|Not evaluated||Apparency isn't able to evaluate the app or component against the Gatekeeper policies. Currently, this should only be the case for kernel extensions, which have special requirements that go beyond those for normal apps. (In particular, the Apple-issued Developer ID certificate must be explicitly approved for signing of kernel extensions, so an additional level of Apple review is involved.)|
|Rejected||The app or component was signed with a certificate that is not trusted by Gatekeeper (or perhaps not even by macOS; see below). This might be case the if the component was signed with a third-party certificate (which would be uncommon) or perhaps with an Apple-issued certificate that is not of the Developer ID variety (such as an App Store distribution certificate, which is only supposed to be used for submission to Apple, but is sometimes mistakenly used elsewhere).|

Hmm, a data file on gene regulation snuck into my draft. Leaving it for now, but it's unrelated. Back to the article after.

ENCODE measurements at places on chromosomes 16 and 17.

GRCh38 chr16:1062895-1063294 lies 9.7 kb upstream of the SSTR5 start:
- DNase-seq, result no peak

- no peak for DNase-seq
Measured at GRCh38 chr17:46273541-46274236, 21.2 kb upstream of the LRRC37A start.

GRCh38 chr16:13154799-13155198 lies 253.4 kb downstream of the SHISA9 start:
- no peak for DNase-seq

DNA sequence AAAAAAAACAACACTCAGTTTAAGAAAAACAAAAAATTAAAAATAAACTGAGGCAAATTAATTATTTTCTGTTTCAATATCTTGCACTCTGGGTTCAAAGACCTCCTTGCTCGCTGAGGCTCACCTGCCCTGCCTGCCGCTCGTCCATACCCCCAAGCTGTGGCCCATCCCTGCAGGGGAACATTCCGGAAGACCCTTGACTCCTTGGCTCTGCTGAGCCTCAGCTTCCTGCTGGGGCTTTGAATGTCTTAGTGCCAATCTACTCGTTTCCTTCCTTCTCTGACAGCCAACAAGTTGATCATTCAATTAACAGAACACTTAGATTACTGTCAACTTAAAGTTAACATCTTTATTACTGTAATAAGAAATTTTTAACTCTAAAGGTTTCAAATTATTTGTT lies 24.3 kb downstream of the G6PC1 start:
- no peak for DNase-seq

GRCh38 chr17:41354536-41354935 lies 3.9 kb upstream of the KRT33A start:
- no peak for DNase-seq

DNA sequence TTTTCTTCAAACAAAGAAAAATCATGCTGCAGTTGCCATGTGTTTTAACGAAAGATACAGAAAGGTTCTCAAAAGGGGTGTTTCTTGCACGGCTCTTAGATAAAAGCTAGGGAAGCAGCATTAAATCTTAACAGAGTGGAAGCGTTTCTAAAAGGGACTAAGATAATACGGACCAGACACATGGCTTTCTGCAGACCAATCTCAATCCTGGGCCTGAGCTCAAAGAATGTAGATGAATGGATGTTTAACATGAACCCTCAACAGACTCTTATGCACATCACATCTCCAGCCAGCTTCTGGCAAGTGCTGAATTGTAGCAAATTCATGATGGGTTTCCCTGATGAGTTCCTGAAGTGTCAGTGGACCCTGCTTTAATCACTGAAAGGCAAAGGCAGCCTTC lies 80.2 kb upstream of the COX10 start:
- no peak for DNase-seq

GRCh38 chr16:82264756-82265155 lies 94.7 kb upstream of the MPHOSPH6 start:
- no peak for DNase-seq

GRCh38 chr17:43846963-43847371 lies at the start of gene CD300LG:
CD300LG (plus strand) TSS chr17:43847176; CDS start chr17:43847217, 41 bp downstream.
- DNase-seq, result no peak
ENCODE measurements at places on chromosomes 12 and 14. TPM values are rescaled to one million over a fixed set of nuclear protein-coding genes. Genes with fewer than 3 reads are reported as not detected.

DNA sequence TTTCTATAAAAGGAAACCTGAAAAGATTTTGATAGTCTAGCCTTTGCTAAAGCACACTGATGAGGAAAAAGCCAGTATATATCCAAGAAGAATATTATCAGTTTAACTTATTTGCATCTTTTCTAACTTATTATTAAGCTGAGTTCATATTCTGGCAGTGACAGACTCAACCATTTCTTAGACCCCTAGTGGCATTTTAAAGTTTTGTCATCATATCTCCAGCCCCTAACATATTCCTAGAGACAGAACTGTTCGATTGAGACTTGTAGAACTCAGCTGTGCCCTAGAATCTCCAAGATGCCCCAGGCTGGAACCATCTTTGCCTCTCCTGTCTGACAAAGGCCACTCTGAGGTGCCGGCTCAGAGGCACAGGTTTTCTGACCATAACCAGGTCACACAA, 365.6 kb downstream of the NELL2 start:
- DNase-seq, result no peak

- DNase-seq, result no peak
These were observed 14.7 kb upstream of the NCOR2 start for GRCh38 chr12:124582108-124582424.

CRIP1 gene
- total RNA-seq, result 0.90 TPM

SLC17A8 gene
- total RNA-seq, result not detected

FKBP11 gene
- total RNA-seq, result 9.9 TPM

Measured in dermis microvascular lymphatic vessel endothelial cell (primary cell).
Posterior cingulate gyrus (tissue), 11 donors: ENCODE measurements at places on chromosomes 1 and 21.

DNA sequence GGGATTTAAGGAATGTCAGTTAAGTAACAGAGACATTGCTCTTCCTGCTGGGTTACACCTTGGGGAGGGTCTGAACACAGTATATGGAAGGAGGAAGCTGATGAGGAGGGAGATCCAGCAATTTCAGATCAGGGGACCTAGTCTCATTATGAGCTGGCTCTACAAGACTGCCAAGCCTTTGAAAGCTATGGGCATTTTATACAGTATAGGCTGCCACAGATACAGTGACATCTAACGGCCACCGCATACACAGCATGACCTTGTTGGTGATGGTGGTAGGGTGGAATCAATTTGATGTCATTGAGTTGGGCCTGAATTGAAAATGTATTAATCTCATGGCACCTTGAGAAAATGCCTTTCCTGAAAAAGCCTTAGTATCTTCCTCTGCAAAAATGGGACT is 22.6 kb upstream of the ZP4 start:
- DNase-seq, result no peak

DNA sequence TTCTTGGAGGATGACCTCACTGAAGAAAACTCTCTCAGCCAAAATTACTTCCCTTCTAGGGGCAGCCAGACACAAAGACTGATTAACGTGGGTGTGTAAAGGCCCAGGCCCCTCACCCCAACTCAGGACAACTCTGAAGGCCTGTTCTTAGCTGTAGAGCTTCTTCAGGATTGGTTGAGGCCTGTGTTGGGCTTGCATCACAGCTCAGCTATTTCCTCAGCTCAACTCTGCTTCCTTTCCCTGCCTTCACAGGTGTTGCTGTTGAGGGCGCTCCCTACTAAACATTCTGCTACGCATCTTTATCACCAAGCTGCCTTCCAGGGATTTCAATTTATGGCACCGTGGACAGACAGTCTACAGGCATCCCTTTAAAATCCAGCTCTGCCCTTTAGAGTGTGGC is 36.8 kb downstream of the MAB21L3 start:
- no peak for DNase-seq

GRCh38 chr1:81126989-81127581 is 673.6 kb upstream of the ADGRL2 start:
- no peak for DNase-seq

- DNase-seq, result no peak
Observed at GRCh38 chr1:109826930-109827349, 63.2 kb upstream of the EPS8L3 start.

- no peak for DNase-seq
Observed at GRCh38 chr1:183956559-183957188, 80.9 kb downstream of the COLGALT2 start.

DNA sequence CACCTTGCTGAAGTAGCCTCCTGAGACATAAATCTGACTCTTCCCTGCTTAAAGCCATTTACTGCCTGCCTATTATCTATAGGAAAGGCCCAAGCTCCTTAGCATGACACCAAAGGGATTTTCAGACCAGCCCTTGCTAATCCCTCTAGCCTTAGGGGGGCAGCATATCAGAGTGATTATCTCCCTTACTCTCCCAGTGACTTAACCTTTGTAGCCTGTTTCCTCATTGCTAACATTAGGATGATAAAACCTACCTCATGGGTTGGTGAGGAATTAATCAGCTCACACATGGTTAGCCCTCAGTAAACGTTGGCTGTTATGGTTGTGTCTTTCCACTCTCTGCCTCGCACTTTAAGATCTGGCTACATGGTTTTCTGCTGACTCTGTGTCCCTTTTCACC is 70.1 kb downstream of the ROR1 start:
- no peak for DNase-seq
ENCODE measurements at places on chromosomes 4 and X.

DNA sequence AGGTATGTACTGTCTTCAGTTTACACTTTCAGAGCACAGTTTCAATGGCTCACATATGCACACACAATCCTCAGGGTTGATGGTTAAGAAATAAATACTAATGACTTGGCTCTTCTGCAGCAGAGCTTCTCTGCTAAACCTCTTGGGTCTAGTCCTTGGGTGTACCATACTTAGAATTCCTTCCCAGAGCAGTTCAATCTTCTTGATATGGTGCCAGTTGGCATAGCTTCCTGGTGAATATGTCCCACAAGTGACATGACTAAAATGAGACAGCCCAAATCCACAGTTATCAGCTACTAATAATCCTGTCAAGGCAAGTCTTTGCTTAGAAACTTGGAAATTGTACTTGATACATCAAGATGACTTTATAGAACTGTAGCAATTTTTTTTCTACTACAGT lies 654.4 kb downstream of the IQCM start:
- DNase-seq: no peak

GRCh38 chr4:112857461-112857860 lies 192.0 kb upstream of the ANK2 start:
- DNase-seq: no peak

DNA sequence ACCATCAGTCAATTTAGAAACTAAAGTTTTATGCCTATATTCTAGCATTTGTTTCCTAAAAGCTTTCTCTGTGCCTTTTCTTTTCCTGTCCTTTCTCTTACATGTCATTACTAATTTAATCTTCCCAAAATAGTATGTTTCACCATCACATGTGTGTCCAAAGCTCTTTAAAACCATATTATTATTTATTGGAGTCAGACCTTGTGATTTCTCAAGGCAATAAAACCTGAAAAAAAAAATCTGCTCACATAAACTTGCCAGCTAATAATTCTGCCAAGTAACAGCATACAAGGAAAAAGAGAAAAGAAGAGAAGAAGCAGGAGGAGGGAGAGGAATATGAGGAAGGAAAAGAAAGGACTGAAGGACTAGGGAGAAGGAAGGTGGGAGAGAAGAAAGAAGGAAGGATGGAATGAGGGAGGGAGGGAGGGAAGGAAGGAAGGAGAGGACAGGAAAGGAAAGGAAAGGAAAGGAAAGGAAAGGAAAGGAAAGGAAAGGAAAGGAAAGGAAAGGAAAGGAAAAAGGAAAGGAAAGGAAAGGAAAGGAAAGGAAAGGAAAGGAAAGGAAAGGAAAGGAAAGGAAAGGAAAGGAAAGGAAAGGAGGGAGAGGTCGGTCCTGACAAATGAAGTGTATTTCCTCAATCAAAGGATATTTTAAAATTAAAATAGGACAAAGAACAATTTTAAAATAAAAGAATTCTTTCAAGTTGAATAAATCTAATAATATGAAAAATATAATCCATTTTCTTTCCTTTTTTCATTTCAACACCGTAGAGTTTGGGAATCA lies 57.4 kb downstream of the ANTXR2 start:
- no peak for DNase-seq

|Unnotarized Developer ID||The app or component was signed with an Apple-issued Developer ID certificate, but does not appear to be notarized. Because the developer began distributing apps under this Developer ID after the release of macOS 10.14.5 (April 8, 2019), macOS will not allow this code to run without notarization.|
|Verifying signature||Apparency is still verifying the signature on the app or component, and can't evaluate the Gatekeeper status until this is complete.|
|Multiple values||Multiple apps or components are selected in the browser, and these have different Gatekeeper statuses. Select a single component to see its Gatekeeper status.|
What do the different Signed By identities mean?
In the info pane, the Signed By identity will resemble one of the following: